Uncle Sam wants you for work, not war. Within the next five years, approximately 45 per cent of all federal workers will be eligible for retirement, says Steve Rohleder, managing partner of the U.S. government practice at Accenture Ltd. IT positions will be hit hard as workers decamp for private industry, where salary caps don’t apply.
To combat the situation, Rep. Tom Davis (R.-Va.) sponsored legislation to create a Digital Tech Corps. The bill has passed in the House, and it’s headed to Sen. Joseph Lieberman’s (D-Conn.) Governmental Affairs Committee for a vote.
Under the bill, private industry would let IT professionals do a stint in the federal government for six months to two years and let them retain their corporate benefits. They wouldn’t become federal employees but would work in the government. Individuals with the skills and desire to fill government positions would receive government-level salaries from Uncle Sam while the companies make up the difference of their private-sector pay.
IT workers could gain valuable experience working for the government, and the government would get the benefit of highly trained private-sector workers. But the bill would go a step further in making it possible for government workers to temporarily move to the private sector while retaining their government benefits and pay.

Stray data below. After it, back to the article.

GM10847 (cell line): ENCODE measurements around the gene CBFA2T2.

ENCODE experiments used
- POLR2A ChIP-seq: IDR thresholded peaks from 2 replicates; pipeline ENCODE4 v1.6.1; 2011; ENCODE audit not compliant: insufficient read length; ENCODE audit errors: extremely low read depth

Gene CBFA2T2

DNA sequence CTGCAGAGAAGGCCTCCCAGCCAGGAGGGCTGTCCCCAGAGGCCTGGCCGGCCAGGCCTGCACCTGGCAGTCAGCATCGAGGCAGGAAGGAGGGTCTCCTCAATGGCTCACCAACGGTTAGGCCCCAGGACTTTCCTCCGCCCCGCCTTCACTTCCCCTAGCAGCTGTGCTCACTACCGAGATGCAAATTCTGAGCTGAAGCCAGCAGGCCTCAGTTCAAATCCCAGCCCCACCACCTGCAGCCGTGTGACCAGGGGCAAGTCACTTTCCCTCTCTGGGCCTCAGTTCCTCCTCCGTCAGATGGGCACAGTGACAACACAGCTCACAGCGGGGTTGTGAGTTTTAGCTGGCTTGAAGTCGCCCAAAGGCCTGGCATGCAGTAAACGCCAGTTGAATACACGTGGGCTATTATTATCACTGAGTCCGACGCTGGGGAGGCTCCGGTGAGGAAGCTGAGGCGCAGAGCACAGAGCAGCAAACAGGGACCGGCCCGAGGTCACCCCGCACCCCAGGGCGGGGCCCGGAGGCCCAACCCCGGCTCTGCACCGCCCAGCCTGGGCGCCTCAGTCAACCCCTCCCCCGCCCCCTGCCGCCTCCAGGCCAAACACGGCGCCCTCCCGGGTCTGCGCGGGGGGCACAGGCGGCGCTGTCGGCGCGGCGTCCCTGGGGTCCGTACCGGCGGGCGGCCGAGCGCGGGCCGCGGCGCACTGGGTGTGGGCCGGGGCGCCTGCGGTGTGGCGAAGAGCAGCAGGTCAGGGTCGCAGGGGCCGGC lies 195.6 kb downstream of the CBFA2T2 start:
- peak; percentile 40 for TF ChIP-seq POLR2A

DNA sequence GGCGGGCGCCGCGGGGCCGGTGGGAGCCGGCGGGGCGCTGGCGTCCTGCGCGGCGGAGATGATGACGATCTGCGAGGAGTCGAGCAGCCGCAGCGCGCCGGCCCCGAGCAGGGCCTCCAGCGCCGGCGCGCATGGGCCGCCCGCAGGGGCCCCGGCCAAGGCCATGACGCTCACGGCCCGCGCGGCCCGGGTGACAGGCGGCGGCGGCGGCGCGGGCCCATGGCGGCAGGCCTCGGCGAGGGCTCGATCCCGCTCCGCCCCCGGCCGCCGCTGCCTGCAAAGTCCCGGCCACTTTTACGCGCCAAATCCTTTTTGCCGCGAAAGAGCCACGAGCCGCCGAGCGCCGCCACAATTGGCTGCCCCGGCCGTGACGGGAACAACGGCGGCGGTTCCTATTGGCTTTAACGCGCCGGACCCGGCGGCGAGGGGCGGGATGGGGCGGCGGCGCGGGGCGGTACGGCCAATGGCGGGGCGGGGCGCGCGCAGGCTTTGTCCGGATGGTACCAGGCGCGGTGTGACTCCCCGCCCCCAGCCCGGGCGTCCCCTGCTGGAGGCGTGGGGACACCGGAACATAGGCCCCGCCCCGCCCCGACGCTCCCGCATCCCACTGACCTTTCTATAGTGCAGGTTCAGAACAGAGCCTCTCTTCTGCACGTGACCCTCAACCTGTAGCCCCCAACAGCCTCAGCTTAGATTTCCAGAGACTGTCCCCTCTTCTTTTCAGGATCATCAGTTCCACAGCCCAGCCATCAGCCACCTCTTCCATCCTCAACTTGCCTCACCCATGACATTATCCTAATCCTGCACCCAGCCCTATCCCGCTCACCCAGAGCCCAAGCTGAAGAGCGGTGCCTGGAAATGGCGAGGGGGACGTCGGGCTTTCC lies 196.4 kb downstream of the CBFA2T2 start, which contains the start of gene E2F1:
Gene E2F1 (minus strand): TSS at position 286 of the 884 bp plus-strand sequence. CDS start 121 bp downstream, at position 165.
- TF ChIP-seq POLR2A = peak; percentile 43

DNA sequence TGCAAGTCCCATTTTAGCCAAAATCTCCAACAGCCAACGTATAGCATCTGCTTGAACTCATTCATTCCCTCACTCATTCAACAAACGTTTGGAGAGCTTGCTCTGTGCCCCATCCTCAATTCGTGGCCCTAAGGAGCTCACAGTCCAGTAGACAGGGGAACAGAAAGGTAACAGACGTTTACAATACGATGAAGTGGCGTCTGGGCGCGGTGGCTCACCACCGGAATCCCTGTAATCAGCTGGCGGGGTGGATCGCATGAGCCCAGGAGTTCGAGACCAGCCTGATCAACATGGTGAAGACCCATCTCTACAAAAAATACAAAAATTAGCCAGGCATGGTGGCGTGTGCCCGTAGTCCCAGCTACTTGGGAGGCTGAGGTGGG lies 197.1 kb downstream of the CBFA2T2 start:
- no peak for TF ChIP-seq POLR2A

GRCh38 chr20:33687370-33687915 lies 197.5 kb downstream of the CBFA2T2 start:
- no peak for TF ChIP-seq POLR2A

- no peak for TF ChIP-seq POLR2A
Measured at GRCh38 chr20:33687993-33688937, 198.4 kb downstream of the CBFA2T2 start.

“The legislation would permit a two-way transfer of talent that will reap great benefits for the American people, as our government gets an infusion of IT talent to kick-start e-government initiatives and help fight the war on terrorism at home and abroad,” said Davis.
Grand and noble thinking, but the necessity of such a bill highlights the harsh truth behind patriotism in an age of stock options, job mobility and self-interest.
Eighty percent of college graduates have little interest in going into public service because of the pay, says Steve Kelman, a professor of public policy at Harvard University’s John F. Kennedy School of Government. “This bill is a practical way to provide an opportunity to have people commit a portion of their career to public service,” he says.
Kelman, who worked to reform the way the government buys IT products as administrator in the Office of Federal Procurement Policy in the Clinton administration, said some of the biggest issues in government involve the interconnectivity between agencies, the ability to manage large IT projects, and cyber security.
Accepting that patriotism costs money may be unpleasant, but if companies and individuals support the bill, more people will be able to say they did something during the war on terrorism.
Do your part by contacting Sen. Lieberman athttp://lieberman.senate.gov/newsite/contact.cfmand urge him to pass the legislation. Pimm Fox is Computerworld’s West Coast bureau chief. Contact him at firstname.lastname@example.org.